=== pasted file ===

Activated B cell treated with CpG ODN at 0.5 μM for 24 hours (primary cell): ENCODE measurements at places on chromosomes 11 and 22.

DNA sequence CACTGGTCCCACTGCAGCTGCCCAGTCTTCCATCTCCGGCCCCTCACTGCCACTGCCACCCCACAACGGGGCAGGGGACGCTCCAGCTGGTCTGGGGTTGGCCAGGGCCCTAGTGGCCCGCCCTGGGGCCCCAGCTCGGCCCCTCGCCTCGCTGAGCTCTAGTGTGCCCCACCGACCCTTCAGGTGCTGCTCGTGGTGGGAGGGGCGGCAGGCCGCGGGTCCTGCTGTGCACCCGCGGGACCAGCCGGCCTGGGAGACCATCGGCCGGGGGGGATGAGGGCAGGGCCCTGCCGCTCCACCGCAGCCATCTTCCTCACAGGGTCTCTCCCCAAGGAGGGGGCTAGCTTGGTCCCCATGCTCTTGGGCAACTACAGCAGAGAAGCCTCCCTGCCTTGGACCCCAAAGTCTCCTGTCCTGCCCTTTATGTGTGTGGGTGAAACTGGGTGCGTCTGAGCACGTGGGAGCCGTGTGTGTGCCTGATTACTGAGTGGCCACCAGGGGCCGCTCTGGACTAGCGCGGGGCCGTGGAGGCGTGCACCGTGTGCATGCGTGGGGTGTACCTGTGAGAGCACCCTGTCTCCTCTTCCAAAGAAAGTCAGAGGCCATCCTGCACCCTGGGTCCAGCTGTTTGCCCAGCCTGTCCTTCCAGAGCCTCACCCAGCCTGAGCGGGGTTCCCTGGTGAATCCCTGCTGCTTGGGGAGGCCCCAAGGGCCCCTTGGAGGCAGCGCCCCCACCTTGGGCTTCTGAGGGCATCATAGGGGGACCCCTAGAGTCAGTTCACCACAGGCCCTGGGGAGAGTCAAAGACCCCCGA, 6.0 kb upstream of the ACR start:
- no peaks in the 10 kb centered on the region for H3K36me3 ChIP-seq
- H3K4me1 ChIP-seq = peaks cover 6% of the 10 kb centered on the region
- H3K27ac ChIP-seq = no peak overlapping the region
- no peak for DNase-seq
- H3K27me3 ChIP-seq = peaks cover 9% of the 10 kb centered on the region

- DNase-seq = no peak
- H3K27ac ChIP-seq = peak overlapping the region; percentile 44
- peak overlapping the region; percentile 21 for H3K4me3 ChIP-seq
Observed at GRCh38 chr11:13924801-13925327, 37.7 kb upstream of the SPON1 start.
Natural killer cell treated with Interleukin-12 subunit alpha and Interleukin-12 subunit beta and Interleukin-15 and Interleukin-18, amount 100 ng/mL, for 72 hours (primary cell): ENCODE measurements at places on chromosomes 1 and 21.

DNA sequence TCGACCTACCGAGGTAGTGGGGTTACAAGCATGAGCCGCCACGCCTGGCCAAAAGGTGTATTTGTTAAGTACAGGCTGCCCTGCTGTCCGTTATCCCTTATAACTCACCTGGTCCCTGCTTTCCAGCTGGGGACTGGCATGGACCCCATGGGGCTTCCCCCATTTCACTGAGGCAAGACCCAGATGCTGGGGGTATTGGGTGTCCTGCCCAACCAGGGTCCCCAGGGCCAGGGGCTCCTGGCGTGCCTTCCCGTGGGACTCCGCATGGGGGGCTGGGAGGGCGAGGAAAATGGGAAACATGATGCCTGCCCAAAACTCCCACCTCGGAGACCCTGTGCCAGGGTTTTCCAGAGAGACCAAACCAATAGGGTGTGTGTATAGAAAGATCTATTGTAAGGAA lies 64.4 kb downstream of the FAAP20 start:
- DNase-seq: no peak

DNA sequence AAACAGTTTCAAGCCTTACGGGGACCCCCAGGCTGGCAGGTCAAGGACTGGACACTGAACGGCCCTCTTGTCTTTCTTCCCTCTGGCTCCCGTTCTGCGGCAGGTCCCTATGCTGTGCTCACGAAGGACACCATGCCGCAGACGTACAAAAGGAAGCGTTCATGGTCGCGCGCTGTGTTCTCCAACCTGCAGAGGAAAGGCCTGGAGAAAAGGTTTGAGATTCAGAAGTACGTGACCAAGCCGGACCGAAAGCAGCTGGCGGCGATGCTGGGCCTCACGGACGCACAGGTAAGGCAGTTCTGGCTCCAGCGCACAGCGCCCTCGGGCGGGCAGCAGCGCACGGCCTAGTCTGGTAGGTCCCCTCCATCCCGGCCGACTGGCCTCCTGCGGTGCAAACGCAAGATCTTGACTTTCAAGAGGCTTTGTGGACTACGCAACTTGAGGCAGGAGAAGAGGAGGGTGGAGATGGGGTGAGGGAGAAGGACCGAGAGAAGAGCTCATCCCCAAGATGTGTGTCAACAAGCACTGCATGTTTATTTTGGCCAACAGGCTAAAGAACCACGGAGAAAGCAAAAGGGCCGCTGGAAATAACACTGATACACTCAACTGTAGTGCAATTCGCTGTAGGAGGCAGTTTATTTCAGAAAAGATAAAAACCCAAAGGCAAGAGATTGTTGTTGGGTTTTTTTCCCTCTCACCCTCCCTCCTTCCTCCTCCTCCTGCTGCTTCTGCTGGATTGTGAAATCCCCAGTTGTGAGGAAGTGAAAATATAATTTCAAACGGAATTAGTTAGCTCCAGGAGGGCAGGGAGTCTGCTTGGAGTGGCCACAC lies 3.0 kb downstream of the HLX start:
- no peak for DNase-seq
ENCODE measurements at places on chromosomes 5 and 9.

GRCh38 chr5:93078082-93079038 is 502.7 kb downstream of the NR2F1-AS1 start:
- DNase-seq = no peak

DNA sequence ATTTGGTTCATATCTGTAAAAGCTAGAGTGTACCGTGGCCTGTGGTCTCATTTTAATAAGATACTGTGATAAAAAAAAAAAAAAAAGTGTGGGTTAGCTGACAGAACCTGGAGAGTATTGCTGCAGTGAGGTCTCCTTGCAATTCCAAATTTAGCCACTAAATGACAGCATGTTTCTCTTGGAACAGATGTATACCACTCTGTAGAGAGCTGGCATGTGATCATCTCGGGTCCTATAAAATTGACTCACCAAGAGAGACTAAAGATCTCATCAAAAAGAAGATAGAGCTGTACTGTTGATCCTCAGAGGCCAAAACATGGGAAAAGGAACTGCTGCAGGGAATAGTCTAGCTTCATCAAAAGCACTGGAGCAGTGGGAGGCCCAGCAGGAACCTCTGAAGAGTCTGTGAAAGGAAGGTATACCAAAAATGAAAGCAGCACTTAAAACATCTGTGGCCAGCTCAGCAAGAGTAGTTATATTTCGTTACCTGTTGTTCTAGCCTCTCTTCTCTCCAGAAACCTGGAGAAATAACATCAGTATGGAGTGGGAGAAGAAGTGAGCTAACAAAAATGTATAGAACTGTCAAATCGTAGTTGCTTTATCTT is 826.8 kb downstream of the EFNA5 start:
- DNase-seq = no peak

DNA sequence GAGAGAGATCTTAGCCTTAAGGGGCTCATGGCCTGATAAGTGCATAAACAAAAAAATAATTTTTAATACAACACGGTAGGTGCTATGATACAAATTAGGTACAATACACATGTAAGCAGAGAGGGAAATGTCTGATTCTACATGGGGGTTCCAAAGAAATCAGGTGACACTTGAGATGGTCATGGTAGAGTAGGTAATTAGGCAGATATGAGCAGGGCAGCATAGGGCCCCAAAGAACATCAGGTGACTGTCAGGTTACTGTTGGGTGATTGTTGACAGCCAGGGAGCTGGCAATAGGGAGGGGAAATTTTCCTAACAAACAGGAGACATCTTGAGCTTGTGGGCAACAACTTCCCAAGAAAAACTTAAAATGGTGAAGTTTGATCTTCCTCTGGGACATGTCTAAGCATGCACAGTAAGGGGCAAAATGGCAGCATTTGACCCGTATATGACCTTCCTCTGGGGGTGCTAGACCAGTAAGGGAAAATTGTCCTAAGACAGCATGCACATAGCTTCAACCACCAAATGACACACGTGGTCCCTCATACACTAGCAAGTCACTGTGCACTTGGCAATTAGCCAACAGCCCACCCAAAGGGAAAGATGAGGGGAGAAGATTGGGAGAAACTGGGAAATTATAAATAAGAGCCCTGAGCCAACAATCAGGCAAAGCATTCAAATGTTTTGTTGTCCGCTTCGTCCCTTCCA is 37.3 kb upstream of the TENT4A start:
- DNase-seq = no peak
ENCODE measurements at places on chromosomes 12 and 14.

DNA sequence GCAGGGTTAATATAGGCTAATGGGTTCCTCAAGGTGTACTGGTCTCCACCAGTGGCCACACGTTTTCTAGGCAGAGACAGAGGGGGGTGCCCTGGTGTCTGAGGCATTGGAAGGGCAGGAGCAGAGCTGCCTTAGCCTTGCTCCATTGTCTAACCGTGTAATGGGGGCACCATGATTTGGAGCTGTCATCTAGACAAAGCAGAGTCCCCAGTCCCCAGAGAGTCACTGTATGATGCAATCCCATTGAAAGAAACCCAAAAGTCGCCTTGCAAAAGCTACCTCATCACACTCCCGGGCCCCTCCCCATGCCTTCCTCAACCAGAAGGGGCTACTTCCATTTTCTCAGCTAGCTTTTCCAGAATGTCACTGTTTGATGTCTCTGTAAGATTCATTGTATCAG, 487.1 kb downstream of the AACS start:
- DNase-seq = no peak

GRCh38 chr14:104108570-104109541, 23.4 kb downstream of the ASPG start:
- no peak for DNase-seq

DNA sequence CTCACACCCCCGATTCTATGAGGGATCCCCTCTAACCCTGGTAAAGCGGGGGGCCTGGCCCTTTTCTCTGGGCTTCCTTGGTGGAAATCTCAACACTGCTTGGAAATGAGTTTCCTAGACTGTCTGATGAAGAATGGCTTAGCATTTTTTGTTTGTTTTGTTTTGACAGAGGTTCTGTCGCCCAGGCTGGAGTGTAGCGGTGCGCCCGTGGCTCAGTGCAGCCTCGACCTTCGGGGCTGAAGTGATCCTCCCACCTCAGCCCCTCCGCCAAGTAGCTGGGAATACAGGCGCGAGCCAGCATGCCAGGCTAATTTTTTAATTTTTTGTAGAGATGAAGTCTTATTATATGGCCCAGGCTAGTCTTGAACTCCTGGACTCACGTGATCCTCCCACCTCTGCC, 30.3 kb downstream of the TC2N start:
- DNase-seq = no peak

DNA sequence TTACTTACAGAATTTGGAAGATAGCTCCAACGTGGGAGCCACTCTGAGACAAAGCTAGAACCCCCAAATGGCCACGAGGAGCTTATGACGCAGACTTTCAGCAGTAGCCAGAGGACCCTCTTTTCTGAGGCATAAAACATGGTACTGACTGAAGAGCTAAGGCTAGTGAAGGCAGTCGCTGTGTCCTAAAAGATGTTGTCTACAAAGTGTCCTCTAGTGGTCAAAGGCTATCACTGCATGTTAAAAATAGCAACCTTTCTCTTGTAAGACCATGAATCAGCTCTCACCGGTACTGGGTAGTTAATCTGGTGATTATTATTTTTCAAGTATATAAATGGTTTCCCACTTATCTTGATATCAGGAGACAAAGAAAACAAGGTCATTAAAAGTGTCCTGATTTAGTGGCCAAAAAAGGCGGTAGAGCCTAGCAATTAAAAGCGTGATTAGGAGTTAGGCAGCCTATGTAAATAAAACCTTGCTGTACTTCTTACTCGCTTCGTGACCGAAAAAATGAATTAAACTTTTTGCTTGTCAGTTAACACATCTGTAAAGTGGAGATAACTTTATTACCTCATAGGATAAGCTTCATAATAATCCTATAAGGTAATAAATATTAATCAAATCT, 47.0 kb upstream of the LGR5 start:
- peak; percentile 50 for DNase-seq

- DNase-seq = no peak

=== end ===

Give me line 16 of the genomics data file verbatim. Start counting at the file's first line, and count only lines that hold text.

- no peak for DNase-seq